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Ed Davey, the secretary of state for energy and climate change, has announced that the UK’s oil rigs in the North Sea face challenges if they are to continue producing at a decent rate, which he believes possible. On Monday he said that “although we have produced a lot of barrels in the North Sea, there is an awful lot there still to be produced as well.”
He has commissioned a review into how oil production in the North Sea can be maximised. According to the Guardian, the report, due in early 2014, will consider the falling exploration and production rates, ageing infrastructure, declining efficiency, and the risk of premature decommissioning, “all these challenges need to be addressed if we are going to get the maximum economic benefit from the UK,” stated Davey.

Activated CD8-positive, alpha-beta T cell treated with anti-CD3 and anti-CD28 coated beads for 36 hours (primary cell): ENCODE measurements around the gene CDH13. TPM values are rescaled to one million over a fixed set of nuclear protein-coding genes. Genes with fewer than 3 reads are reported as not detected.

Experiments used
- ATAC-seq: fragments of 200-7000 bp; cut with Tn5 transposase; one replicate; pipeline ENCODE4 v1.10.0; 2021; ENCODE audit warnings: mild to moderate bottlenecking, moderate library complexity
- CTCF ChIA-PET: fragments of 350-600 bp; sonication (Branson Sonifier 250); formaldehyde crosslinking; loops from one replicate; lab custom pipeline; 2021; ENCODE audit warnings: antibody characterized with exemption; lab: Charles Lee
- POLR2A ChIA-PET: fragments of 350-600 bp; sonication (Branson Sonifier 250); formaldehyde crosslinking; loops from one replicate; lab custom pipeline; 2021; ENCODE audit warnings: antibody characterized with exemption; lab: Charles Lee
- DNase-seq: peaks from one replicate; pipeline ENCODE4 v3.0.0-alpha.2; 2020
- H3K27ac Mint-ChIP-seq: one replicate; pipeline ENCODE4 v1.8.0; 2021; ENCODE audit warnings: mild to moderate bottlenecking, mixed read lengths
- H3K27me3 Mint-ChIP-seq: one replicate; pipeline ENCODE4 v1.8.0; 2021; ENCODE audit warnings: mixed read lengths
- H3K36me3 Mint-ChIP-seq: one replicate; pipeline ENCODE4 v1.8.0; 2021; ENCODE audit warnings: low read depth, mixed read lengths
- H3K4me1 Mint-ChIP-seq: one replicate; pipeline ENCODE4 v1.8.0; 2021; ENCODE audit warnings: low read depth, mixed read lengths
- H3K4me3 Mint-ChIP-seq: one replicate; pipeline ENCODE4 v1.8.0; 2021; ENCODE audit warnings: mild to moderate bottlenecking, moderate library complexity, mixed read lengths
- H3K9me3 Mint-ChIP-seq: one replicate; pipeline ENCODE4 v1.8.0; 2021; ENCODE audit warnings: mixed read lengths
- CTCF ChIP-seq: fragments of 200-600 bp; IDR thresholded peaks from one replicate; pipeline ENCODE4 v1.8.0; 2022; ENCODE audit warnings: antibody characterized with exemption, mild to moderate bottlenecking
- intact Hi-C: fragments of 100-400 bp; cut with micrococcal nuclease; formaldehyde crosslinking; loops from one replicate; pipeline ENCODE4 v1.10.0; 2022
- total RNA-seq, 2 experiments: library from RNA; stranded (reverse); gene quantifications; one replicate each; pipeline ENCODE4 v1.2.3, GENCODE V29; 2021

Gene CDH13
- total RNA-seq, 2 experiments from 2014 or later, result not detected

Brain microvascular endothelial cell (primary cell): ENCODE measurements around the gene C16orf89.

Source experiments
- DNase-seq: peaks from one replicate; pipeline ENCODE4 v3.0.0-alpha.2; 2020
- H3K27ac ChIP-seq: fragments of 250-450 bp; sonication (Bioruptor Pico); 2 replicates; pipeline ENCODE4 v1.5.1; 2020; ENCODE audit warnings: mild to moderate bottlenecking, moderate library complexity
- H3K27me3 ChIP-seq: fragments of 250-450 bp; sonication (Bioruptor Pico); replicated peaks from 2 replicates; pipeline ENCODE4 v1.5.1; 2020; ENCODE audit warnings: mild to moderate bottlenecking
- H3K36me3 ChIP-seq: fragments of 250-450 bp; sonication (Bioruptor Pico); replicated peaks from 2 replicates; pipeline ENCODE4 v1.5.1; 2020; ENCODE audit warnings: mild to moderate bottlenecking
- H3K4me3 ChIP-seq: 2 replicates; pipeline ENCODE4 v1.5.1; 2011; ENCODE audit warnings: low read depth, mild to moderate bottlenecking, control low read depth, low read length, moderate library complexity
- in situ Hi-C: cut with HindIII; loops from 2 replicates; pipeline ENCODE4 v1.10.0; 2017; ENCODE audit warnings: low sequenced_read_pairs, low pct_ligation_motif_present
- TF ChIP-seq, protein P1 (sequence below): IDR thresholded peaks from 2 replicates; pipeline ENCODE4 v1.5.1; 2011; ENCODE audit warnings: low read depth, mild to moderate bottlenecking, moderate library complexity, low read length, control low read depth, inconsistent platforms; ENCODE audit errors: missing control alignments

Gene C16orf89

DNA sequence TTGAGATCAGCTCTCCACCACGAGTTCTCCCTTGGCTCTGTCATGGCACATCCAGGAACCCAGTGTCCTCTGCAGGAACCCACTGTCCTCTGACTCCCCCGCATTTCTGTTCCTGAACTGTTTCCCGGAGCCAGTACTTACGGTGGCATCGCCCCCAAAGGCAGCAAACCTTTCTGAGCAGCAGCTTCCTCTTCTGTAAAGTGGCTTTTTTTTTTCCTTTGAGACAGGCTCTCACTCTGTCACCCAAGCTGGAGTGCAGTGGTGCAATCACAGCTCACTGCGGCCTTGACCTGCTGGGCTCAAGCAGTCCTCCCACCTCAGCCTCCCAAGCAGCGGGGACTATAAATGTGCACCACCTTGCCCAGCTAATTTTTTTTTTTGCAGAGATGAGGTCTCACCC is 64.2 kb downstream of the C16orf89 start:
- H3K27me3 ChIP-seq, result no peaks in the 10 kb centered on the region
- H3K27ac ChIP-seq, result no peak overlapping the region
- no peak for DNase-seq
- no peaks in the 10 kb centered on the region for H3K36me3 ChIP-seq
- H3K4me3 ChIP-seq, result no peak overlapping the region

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Sir Ian Wood, a 45 year veteran oilman from Aberdeen, who retired last year from his position at the Wood Group oil and gas services company his grandfather founded, will lead the review. He will use his expertise to advise how to; extend the life of existing infrastructure, improve efficiency, and use alternative and enhanced techniques to extract tighter oil.
Malcolm Webb, the CEO of Oil & gas UK, warned that the North Sea will never return to its prime, when it was producing 4 million barrels of oil equivalent (BoE) a day in 2000, but he has faith that production could rise from the current 1.5 million to 2 million BoE by 2017. “Too many people have decided because we are now mature … that we are somehow over the hill and nothing could be further from the truth.”
By. Charles Kennedy of Oilprice.com
Charles is a writer for Oilprice.com